If you do just place your bomb, make sure you squeeze the bottom and top between your fingers to help the pod split open. In this photo, the grenade is already splitting open, but after this photo, I made sure it split the rest of the way.
6. Nurture your seed bomb.
Okay, this isn’t something you’d normally do with a grenade, but make sure it stays warm and watered to the best of your abilities. I hung mine in a window under some sage I have drying. Best of luck, catnip seeds!
Seed Bombs as a Tool in Guerrilla Gardening
The fact that they’re meant to be thrown and split open, the fact that they don’t have to be buried, and the fact that the shell is shaped like a grenade all made me curious. It seemed there was more to these seed bombs than met the eye, so I went to the company’s website for more information. There I learned about something else I’d never heard of:
This refers to a movement that became really popular in the UK a few years ago. The basic idea is to cultivate a garden of sorts on property that doesn’t belong to you.
Here’s how it generally works:
- You identify a space in need of some love, life, and color. Prime examples include small, neglected patches of dirt in urban areas or a scrubby, unloved median.
- Select native plants that are likely to survive the conditions of the area.
- Plant them in a sneak attack of beautification! Possibly at night, if you’re worried about getting caught. Or during the day, if you’re trying to raise awareness!
- Water, weed, and otherwise maintain your unofficial “garden” and enjoy the extra life brought to the area.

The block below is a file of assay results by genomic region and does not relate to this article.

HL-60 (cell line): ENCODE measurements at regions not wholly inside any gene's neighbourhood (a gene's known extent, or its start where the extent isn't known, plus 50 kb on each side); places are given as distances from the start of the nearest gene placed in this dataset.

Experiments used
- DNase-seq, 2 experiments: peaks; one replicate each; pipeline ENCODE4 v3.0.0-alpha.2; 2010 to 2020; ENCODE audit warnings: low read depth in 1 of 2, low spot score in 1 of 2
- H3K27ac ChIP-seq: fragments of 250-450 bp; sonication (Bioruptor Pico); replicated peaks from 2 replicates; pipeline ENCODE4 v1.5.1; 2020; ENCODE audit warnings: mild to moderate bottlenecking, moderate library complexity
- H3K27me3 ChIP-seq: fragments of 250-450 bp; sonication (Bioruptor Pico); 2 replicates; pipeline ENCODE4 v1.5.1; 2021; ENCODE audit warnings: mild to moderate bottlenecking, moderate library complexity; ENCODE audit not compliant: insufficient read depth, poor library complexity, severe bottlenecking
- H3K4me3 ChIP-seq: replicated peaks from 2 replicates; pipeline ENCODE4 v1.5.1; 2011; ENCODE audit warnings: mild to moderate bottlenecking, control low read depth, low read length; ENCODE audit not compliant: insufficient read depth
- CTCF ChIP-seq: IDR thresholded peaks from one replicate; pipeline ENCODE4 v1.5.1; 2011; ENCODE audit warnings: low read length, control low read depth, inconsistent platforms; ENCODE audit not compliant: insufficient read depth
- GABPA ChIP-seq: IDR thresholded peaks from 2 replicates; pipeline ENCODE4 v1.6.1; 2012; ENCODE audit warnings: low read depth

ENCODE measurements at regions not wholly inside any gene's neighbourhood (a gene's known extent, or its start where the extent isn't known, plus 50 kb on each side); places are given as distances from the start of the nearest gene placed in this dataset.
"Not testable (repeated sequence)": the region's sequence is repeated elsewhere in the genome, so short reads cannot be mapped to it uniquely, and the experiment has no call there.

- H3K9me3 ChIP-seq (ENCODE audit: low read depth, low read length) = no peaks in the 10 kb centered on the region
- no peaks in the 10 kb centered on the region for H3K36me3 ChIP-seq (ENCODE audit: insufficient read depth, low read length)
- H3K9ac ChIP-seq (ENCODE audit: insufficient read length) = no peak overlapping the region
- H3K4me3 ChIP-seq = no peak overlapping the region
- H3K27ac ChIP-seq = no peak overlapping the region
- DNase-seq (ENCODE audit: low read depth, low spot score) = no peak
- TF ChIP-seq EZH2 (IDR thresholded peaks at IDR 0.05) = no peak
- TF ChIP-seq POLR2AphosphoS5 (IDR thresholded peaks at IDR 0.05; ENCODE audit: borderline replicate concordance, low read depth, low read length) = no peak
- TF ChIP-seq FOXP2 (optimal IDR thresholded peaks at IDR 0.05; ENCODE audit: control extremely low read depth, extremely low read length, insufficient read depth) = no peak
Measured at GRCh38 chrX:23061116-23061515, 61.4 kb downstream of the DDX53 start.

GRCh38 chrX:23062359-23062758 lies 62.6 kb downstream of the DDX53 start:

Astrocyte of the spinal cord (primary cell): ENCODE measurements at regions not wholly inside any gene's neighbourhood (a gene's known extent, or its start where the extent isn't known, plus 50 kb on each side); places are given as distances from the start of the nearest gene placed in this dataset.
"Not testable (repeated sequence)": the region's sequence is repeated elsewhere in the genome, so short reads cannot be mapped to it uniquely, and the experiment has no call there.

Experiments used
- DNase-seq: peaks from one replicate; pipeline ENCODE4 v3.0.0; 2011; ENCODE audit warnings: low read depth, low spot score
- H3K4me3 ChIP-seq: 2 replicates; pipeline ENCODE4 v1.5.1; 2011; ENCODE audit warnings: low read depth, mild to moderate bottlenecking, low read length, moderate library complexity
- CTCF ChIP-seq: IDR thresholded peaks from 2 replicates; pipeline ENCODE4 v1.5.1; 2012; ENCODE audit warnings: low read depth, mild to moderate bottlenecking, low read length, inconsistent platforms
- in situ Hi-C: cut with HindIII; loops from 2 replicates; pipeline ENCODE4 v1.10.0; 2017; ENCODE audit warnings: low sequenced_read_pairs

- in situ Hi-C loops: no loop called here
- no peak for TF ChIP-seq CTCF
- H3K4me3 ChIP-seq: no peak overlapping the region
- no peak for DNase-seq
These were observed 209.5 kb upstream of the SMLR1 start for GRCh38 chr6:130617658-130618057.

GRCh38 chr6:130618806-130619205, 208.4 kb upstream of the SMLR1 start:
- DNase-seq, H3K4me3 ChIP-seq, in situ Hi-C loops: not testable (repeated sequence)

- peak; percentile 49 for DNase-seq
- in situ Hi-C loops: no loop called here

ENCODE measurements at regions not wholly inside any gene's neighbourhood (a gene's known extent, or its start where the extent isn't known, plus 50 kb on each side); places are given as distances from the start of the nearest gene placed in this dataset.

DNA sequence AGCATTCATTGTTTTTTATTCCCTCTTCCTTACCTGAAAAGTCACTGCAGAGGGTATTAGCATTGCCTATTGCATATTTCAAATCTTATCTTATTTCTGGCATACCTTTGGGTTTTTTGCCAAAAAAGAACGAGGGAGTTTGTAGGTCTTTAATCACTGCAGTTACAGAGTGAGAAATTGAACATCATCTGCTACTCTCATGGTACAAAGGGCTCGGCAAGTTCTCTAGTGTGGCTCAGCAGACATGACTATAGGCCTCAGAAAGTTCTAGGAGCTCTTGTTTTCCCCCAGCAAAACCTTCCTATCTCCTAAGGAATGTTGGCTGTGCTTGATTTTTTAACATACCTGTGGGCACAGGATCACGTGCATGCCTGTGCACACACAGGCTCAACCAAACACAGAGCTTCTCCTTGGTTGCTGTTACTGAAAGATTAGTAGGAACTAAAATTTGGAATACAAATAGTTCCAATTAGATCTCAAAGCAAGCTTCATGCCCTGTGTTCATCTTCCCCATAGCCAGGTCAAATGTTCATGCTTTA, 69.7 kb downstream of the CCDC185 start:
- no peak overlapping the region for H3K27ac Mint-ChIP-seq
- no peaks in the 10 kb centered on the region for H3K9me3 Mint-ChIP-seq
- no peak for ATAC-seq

That’s why they designed the seed bombs this way! They’re self-contained to facilitate seed growth in subprime soil situations, they require few resources or tools to activate, and they split open once you throw them. These design features allow for “gardening” in locations that are hard to reach or a quick gardening-on-the-go mission. And the grenade shape acts as a symbolic nod to the idea of guerrilla gardening as a “war” on impersonal urbanization and community neglect. It’s a “weapon” to use in a war of peace and beauty.
It’s hard not to enjoy the poetry and gentleness of this subversive activism, but the guerrilla gardening movement has its critics. The gardening, since it’s done on land that doesn’t belong to you, is usually not legal. And in a thinkpiece at the Guardian, one botanical surveyor claims that guerrilla gardening is a poor substitute for influencing change through normal legal channels.
Guerrilla Gardening Resources
If you decide to give it a go yourself, you can find lots of information and inspiration to get you started. See GuerrillaGardening.org for tips and photos of other gardeners’ projects.
Make sure to plant only plants native to your area! Invasive species have a devastating effect on local ecosystems. Search for plants and seed bombs from your continent and region. The Kabloom seed bombs I talk about in this post feature seeds optimized for Europe. For North American seed bombs try Seedles or the products at Seed-Balls.com.
Totally new to gardening? It might take some practice to get the hang of it, but Greatist has some excellent advice for those of us who need a Gardening 101 refresher.
What are your thoughts on guerilla gardening? Is it a band-aid on the wound of low community engagement, or could it be a powerful tool for transforming the face and heart of a neighborhood?